At 9:30 a.m. the remaining Jews from Chelm arrived and joined them. It was estimated the party now included 1,100 Jews from Chelm and 850 from Hrubiaszow. Before being marched off, they were told that those who returned would be treated as spies and executed.

Although the frontier was only 4 kilometers distant, the Nazis took the Jews by a roundabout route covering more than 50 kilometers, chasing them across fields, woods and marshes from Hrubiaszow to Mieniany, Cuchoburze and Dolbyszow.


Every 5 minutes the Nazis ordered those who were tired and unable to continue to stand aside. These were shot dead and their bodies were left lying in the fields. During the march Jews were not given food or drink and those trying to leave formation to take water from ditches were shot dead.

When Dolbyszow was reached, the survivors were divided into two groups, one numbering about 550 and the other about 400. Thus 1,700 had been shot between Chelm and Hrubiaszow and between Hrubiaszow and Dolbyszow. The larger party of 550 was marched off towards the frontier town of Sokal, and the party of 400 towards Belzy. Of the smaller party only a few were shot dead before reaching the bridge over the Bug River, but of the larger party 250 were shot dead.

Thus, during the four-day march a total of 1,950 were killed.

The two parties reached Sokal and Belzy, respectively, on Monday, Dec. 4. At the Sokal bridge, the 300 survivors of the 550 group were counted and were told that anyone failing to cross the river, either over the bridge or by swimming, within 20 minutes would be shot. Before crossing the Jews were allowed to have a meal of dry bread and water brought by Christians of Sokal.

On reaching the Soviet side, the Jews had to wait three hours and then were given the decision of the Soviet authorities that they had to return to the German territory. Despite desperate resistance they were taken across the frontier by the Soviet guards and turned over to the Germans.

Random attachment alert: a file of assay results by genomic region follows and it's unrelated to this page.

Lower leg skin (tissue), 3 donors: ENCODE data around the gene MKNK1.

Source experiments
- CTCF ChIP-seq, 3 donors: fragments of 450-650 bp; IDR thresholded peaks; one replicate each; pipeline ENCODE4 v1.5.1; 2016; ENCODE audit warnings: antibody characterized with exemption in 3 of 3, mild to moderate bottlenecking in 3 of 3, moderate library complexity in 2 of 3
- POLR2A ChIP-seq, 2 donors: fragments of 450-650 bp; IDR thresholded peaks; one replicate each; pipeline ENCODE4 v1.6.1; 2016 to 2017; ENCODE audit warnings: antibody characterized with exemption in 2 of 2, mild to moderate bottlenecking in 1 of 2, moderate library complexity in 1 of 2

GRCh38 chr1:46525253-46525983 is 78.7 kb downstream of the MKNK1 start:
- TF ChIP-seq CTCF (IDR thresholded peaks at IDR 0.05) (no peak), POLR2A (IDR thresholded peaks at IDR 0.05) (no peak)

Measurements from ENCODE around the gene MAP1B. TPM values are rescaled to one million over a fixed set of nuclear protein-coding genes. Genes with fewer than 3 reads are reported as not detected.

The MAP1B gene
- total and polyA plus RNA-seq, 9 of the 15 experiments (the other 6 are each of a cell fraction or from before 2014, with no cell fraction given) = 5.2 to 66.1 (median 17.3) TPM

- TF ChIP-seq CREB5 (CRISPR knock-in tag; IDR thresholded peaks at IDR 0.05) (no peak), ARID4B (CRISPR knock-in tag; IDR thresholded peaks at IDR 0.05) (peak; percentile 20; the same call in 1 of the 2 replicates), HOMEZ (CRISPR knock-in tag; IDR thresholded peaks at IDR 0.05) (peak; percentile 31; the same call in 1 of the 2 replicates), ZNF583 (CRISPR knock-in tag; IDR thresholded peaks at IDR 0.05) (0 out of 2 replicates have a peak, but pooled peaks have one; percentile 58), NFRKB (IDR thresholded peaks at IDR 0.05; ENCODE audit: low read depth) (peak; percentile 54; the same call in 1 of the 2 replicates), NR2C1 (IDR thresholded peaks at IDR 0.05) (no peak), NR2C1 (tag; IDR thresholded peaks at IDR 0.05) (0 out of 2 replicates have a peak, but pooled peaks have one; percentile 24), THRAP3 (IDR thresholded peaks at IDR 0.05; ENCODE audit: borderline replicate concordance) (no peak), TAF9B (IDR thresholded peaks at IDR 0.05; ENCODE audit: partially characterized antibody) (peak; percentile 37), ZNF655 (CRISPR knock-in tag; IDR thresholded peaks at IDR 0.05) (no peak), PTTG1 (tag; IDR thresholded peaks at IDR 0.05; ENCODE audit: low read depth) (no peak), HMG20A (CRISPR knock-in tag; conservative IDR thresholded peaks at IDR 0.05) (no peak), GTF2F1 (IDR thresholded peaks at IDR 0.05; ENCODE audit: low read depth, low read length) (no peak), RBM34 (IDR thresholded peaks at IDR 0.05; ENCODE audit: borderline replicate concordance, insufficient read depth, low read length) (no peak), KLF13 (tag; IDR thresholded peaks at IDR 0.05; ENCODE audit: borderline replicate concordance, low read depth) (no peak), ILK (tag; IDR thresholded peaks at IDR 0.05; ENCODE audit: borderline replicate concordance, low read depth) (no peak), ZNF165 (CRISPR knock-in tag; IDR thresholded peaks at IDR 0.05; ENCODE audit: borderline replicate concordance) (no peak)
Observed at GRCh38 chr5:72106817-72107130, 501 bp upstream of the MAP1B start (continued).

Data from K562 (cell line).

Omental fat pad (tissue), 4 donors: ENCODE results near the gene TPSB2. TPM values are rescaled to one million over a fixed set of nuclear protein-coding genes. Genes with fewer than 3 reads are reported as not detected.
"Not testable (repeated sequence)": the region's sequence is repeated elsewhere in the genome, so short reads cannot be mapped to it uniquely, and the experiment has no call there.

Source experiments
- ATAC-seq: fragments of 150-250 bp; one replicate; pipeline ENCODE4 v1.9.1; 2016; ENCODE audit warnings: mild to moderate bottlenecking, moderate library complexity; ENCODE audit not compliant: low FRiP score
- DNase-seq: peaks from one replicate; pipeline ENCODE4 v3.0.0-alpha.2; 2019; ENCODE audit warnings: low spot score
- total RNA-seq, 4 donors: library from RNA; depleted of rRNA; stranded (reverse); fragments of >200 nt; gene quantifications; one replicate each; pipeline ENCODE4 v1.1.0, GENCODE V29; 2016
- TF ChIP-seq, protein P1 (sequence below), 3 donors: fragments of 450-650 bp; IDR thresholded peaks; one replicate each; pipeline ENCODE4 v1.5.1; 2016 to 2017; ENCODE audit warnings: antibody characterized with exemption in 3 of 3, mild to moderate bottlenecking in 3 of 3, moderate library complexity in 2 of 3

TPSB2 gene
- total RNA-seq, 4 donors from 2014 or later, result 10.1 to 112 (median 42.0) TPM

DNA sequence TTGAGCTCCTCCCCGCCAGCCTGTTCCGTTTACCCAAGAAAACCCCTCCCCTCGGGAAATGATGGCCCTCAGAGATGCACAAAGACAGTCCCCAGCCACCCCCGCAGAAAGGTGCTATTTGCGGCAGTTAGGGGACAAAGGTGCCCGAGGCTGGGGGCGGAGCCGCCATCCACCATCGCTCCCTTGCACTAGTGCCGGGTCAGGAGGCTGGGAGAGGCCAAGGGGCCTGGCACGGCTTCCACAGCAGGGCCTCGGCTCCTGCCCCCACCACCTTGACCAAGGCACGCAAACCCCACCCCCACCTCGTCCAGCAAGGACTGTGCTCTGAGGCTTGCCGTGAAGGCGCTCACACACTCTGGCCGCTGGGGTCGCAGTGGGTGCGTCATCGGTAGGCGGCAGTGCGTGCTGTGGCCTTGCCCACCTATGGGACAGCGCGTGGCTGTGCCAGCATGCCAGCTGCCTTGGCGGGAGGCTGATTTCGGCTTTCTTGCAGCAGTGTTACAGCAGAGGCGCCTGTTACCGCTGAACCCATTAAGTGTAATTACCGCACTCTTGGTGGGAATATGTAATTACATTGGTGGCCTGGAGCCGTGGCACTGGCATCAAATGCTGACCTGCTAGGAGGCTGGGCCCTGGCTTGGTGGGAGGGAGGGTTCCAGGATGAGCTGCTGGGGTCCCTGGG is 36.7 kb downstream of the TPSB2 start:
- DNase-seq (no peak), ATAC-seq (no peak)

At 7 o’clock in the evening the Jews were told by the Nazis that they would be shot unless they crossed the river again, at their own risk, at 6 o’clock the next morning. A number swam across and succeeded in entering Soviet territory undetected. The rest were arrested by the Soviet authorities but were not sent back. A few found refuge in neighboring villages on the German side.


The 400 brought to Belzy crossed into Soviet territory, though they were not admitted at first. A number of Jews at both Sokal and Belzy were drowned in attempting to swim across the river. Many who succeeded in crossing were taken to Soviet hospitals, where several died.

During the four days of the march the Jews were given only one loaf of bread daily for each 30 men.

An average of one Jew every five minutes were shot dead.

One Nazi guard was heard to say, “I have already settled 76 myself,” and received the reply from another guard, “I have only killed 63.”

Among those killed was Isaac Lewenfuss, 55 years old, who had been the book-keeper of the Hrubiaszow People’s Bank. He was completely exhausted and unable to carry on after arriving 15 kilometers from Hrubiazow. When he was ordered to lie down, which was the prelude to execution, his 20-year-old son Mendel offered to die in his place, but the offer was refused.

The youth then declared: “Then shoot me together with my father.”

A storm trooper said: “Oh, you are volunteering to die. Very well, it’s very nice of you.” Father and son were then shot together while locked in embrace.

Among others executed were three members of the well-to-do Chelm family Lewenstein.